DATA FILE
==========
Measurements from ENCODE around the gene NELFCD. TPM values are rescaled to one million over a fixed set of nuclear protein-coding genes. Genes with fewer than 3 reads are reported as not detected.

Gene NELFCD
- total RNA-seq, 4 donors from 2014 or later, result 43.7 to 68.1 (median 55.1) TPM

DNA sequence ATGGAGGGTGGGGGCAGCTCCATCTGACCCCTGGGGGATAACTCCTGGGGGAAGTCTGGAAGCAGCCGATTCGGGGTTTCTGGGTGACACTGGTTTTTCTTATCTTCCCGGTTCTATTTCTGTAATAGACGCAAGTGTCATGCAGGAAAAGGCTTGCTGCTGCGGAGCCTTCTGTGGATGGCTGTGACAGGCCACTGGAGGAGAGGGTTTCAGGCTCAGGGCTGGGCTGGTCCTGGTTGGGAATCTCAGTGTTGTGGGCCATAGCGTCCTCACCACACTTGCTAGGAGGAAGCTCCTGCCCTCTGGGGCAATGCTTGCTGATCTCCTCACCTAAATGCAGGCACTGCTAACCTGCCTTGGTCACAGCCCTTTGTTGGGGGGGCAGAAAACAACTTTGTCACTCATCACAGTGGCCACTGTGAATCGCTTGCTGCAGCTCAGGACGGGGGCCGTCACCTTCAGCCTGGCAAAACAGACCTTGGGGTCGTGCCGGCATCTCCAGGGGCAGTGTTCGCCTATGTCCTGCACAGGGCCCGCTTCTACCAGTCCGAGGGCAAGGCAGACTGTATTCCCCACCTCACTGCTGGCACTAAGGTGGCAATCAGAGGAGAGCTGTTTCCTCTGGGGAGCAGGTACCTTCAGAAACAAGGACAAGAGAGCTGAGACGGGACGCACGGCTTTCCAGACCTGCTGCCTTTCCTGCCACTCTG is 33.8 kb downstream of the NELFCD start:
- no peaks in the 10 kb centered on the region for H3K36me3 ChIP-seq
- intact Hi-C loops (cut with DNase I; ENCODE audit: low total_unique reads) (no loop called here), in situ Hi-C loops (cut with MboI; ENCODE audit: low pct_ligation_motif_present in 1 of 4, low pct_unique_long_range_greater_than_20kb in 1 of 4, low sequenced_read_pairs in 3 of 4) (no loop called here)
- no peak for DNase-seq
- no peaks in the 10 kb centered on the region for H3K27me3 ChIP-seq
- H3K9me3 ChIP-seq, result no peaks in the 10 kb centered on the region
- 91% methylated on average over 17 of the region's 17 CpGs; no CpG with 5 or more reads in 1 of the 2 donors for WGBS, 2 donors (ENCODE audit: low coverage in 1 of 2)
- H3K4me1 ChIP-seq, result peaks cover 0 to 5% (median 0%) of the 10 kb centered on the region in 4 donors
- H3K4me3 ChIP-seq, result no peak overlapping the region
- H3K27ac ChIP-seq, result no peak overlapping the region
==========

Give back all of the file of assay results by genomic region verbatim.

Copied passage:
Measurements from ENCODE around the gene NELFCD. TPM values are rescaled to one million over a fixed set of nuclear protein-coding genes. Genes with fewer than 3 reads are reported as not detected.

Gene NELFCD
- total RNA-seq, 4 donors from 2014 or later, result 43.7 to 68.1 (median 55.1) TPM

DNA sequence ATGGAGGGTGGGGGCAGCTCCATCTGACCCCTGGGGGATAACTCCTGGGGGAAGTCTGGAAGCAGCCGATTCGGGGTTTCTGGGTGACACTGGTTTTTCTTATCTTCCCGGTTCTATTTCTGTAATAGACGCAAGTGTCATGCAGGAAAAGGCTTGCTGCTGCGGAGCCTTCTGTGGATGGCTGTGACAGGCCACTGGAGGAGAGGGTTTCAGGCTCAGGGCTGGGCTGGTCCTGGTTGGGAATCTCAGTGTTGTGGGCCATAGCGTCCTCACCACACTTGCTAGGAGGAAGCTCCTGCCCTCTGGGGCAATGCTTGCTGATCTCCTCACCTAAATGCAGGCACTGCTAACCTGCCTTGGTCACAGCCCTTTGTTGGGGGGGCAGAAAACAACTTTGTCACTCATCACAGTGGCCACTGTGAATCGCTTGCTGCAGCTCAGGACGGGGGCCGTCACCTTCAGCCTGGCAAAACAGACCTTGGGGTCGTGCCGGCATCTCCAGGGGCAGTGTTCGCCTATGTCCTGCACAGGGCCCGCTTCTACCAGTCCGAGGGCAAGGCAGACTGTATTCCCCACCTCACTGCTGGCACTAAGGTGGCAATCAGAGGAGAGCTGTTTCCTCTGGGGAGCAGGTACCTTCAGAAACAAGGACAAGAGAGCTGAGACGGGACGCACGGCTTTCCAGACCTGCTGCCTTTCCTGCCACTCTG is 33.8 kb downstream of the NELFCD start:
- no peaks in the 10 kb centered on the region for H3K36me3 ChIP-seq
- intact Hi-C loops (cut with DNase I; ENCODE audit: low total_unique reads) (no loop called here), in situ Hi-C loops (cut with MboI; ENCODE audit: low pct_ligation_motif_present in 1 of 4, low pct_unique_long_range_greater_than_20kb in 1 of 4, low sequenced_read_pairs in 3 of 4) (no loop called here)
- no peak for DNase-seq
- no peaks in the 10 kb centered on the region for H3K27me3 ChIP-seq
- H3K9me3 ChIP-seq, result no peaks in the 10 kb centered on the region
- 91% methylated on average over 17 of the region's 17 CpGs; no CpG with 5 or more reads in 1 of the 2 donors for WGBS, 2 donors (ENCODE audit: low coverage in 1 of 2)
- H3K4me1 ChIP-seq, result peaks cover 0 to 5% (median 0%) of the 10 kb centered on the region in 4 donors
- H3K4me3 ChIP-seq, result no peak overlapping the region
- H3K27ac ChIP-seq, result no peak overlapping the region